Section 1332 Waivers-Reinsurance

Section 1332 of the Affordable Care Act (ACA) allows states to apply for a State Innovation Waiver to pursue innovative strategies for achieving high quality, affordable health insurance and to to alter key ACA requirements in the individual and small group insurance markets in furtherance thereof. A January 7, 2020 Kaiser Family Foundation article reported on approved waivers (Alaska, Colorado, Delaware, Hawaii, Maine, Maryland, Minnesota, Montana, New Jersey, North Dakota, Oregon, Rhode Island, Wisconsin), pending waivers (Georgia), waivers deemed incomplete (Idaho, Massachusetts, Ohio, Vermont), and withdrawn waivers (California, Iowa, Oklahoma).[1]

Most states have used 1332 waivers to help finance reduced reinsurance premiums in their individual health insurance markets. “While reinsurance programs can be designed in different ways, many states have modeled their programs on the temporary federal program set up under the ACA, which ran from 2014 through 2016. It provided reinsurance payments to individual-market plans when their annual cost for an enrollee exceeded a specified amount, called the “attachment point.” Those payments covered a portion of plan costs (known as the “coinsurance rate”) between the attachment point and a limit called the “reinsurance cap,” above which the insurer stopped being eligible for reinsurance payments. … In the individual insurance market, reinsurance programs reduce overall premium costs compared to what they would be without reinsurance. Therefore, consumers who pay the full sticker price of their coverage — that is, people not eligible for ACA subsidies — will see lower premiums if their state implements a reinsurance program.”[2]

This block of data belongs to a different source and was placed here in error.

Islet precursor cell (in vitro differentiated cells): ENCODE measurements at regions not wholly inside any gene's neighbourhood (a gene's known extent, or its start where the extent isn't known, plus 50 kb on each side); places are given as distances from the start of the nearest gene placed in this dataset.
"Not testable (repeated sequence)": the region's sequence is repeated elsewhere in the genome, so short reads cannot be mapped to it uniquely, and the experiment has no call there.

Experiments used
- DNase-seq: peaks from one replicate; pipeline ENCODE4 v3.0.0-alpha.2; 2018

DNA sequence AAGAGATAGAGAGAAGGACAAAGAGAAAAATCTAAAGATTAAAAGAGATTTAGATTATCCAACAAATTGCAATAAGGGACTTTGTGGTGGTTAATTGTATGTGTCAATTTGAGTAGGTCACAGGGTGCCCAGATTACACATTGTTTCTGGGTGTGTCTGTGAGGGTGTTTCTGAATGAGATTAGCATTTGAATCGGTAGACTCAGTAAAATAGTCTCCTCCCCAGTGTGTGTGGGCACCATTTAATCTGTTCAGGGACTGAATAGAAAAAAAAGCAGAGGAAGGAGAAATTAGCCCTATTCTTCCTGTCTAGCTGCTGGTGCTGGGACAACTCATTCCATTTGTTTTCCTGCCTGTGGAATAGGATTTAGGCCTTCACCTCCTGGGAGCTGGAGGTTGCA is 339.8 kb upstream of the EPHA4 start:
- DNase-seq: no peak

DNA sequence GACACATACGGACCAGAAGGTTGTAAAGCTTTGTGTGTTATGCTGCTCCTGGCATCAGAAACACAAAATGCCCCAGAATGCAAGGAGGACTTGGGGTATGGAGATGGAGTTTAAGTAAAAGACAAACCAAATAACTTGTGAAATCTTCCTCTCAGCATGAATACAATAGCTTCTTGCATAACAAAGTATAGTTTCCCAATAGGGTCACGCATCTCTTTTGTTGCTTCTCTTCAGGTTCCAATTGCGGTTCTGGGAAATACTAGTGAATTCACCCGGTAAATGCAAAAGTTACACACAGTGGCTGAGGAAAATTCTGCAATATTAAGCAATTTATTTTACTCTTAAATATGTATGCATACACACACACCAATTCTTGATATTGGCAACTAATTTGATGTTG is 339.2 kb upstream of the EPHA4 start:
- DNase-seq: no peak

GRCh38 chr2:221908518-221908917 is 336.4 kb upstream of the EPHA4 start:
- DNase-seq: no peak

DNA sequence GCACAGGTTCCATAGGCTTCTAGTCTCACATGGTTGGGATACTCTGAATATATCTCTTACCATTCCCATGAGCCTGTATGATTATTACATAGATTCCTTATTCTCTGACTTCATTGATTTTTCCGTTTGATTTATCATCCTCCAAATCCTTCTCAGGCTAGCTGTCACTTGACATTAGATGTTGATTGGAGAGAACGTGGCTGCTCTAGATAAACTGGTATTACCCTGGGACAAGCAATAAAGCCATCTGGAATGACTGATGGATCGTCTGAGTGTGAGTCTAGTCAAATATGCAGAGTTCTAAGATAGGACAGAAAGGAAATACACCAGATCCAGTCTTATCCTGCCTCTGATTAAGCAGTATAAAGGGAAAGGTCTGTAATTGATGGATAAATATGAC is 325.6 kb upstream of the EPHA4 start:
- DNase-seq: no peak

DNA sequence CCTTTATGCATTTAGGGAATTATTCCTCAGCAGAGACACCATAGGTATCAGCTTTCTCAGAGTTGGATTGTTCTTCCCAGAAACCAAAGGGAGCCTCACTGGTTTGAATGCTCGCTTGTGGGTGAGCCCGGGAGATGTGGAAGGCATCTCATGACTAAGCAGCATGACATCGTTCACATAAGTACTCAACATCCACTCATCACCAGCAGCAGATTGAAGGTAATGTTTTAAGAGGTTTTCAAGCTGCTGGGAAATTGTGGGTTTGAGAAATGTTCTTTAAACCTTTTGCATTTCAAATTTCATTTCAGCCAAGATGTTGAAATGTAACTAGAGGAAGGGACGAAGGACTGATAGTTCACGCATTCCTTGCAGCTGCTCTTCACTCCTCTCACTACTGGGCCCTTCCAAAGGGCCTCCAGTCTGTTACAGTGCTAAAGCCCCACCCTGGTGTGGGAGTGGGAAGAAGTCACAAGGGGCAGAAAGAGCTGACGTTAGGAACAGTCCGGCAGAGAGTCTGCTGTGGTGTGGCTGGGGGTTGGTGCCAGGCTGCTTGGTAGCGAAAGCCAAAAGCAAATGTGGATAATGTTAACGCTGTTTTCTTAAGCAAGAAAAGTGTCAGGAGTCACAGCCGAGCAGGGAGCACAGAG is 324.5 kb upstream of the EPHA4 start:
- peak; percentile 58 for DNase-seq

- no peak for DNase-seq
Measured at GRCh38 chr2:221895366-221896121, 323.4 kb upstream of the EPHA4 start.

On July 24, 2020, Pennsylvania became the thirteenth state to be approved for a state-based reinsurance program. “Pennsylvania received federal approval for a five-year reinsurance program beginning with the 2021 plan year. The state’s $139.3 million reinsurance program is expected to reduce premiums by about 4.6 percent (relative to what premiums would have been in the absence of the waiver) and increase enrollment in the individual market by about 0.5 percent in 2021. The federal government will contribute $95.1 million while state funds would account for about $44.2 million. Implementation of the reinsurance program will coincide with a transition away from the federal marketplace to the new state-based marketplace, the Pennsylvania Health Insurance Exchange (Exchange). Both the reinsurance program and the Exchange were created in the same piece of 2019 legislation, which requires the Exchange to assess and collect fees—up to 3.5 percent of total monthly premiums—to support the reinsurance program. Each year, the Exchange will collect the user fee from insurers, deduct its operating expenses, and transfer the remaining funds to a reinsurance fund. In making reinsurance payments to insurers, Pennsylvania intends to first exhaust federal pass-through funding and then user fee revenue.”[3]


[2] Center on Budget and Policy Priorities, Reinsurance Basics: Considerations as States look to Reduce Private Market Premiums, April 3, 2019.

[3] Health Affairs, “ACA Round-Up: Pennsylvania Waiver Approved, DE Guidance, and More”, July 29, 2020.